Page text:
In January 1953, to support his family, he took a better-paying job as circulation manager of Children´s Activities magazine, but that spring and summer the dream of starting his own magazine became an obsession.
He got friends and family to invest in the venture, raising just $8000, including $600 of his own money borrowed from a bank using his family´s furniture as collateral.
The first issue of Playboy magazine, featuring the now-famous calendar photo of Marilyn Monroe, was produced on a kitchen table in his South Side apartment. In December 1953 on the newsstands, Hef was not sure when or if he would be able to produce another.
The first issue sold more than 50,000 copies, enough to pay for the paper and printing costs and to finance another issue.
Playboy grew at a phenomenal rate. By the end of the decade, the magazine was selling more than a million copies a month and, to celebrate, Hef held the first Playboy Jazz Festival at the Chicago Stadium.
He hosted a popular syndicated television show called Playboy´s Penthouse, purchased the Playboy Mansion at 1340 North State Parkway. On February 29 1960 he opened the first Playboy Club on the Near North Side of Chicago.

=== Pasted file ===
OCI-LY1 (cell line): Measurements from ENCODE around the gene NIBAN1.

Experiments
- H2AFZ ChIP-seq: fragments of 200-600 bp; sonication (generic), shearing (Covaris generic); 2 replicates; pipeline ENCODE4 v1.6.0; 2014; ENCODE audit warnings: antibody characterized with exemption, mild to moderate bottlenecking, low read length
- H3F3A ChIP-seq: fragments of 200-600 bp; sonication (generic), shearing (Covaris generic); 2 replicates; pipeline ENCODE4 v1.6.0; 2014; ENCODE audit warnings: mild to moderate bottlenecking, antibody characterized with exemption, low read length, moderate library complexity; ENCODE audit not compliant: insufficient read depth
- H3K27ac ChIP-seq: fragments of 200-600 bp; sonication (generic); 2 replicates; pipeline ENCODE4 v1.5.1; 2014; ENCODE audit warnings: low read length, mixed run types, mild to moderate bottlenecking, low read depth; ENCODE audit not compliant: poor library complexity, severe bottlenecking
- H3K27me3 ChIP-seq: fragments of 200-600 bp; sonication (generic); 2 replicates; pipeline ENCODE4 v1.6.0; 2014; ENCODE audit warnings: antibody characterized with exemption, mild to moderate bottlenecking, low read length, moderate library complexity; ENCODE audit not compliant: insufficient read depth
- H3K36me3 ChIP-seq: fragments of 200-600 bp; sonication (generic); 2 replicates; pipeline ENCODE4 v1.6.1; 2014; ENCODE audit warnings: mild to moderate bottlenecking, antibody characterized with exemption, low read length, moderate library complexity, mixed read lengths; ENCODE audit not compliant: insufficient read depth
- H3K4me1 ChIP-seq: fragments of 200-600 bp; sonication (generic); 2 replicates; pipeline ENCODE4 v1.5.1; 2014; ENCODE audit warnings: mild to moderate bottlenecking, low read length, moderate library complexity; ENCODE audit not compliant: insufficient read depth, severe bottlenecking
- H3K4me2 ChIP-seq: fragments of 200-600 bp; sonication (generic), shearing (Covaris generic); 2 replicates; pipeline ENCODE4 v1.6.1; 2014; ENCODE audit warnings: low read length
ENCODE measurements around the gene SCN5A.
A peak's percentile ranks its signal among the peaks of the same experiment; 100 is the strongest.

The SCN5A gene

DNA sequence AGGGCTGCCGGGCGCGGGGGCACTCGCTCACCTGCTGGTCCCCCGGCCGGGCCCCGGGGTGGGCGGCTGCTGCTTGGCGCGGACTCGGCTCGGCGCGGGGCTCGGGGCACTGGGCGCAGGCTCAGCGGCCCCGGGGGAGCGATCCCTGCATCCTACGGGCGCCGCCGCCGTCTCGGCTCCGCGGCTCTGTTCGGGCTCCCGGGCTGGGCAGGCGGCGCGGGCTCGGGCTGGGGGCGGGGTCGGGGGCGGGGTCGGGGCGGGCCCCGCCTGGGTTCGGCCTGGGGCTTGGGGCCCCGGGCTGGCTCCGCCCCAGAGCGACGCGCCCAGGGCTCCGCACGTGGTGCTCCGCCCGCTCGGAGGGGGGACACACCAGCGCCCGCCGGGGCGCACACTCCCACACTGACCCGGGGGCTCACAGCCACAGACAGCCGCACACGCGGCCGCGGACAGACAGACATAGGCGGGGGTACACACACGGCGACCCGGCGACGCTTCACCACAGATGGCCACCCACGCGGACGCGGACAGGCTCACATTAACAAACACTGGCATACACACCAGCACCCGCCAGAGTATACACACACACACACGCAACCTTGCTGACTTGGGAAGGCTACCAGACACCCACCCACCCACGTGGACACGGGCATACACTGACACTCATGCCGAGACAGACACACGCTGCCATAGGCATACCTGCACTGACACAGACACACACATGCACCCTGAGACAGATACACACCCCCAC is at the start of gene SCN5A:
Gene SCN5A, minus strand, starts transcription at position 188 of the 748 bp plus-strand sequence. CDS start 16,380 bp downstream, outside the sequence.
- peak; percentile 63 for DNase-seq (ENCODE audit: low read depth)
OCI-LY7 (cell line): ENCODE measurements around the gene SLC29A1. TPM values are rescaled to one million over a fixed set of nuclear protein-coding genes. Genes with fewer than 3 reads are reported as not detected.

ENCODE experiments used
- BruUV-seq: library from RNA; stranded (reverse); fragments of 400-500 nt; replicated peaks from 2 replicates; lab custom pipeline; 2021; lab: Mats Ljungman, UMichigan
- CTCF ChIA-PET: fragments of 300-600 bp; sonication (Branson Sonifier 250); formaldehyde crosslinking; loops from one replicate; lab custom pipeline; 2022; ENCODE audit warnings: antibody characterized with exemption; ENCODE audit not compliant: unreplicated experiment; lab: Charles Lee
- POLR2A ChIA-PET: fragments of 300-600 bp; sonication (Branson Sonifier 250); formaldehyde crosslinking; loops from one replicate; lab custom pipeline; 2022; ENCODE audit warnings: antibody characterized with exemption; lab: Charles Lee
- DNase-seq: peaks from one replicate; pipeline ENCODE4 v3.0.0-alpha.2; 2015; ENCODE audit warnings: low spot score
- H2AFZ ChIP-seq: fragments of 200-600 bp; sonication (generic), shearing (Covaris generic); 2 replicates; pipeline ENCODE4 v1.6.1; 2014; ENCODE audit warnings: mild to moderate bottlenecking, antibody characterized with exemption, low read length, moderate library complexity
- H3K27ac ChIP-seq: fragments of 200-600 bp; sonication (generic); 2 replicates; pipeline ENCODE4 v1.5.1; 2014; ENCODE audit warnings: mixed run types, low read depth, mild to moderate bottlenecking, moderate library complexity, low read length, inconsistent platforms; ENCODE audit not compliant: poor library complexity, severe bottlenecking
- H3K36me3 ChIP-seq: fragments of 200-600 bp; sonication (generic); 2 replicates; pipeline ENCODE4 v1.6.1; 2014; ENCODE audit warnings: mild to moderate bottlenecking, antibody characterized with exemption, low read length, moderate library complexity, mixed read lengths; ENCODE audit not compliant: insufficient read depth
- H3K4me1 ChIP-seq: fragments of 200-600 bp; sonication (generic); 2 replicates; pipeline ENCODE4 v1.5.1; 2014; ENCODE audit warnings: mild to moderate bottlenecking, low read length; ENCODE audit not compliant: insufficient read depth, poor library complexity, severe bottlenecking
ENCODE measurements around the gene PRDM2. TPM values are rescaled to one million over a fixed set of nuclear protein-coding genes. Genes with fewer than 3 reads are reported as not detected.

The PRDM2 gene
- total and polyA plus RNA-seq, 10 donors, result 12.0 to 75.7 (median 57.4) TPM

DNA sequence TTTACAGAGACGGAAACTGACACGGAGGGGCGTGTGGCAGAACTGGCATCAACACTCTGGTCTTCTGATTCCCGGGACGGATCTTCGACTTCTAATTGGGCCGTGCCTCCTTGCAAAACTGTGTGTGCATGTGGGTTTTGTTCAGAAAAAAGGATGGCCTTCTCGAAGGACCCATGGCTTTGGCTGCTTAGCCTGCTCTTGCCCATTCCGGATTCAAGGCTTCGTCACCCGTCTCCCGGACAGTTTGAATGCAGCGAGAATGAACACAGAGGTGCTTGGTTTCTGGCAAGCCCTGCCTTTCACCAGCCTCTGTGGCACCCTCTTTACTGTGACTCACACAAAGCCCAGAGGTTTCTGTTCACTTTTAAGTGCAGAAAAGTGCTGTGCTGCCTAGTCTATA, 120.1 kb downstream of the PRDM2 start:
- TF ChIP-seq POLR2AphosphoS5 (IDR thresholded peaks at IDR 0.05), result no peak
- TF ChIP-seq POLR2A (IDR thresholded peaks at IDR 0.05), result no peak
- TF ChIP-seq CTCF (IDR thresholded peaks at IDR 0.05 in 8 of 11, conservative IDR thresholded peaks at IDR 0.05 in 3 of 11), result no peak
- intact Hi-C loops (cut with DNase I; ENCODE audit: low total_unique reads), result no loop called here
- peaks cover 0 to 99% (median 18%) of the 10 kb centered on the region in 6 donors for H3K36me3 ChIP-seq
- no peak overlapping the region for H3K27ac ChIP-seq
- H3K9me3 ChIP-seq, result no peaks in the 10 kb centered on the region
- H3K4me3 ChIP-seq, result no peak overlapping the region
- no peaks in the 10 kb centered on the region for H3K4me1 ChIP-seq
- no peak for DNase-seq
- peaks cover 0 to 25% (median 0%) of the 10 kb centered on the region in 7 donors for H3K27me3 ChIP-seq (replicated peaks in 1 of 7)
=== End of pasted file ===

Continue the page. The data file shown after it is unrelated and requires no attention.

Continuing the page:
The magazine became the largest-selling, most influential men´s magazine in the world.
By 1971, when Playboy Enterprises went public, the magazine was selling 7 million copies a month and there were 23 Playboy Clubs, resorts, hotels and casinos with more than 900,000 members worldwide.The corporation also included book publishing, merchandising, a modeling agency, a limousine service, a record label and a TV and motion picture company. It was truly an empire ruled by one man.
Hef hosted a second syndicated television show, Playboy After Dark, taped in Hollywood in 1968 and 1969, and in 1970 acquired the famed black Big Bunny jet, a DC-9 from McDonnell Douglas, in which he regularly commuted between Chicago and California, and toured the world.
In 1971, he established a second residence in Los Angeles with the acquisition of a five-and-one-half acre estate in Holmby Hills, which quickly became known as Playboy Mansion West, where he was able to more closely supervise Playboy Enterprises´ increasing interests in television and film production.
In 1975, Hef decided to make Los Angeles his permanent home.
In 1980, Hef championed the reconstruction of the Hollywood sign and was honored with a star on the Hollywood walk of fame for his efforts.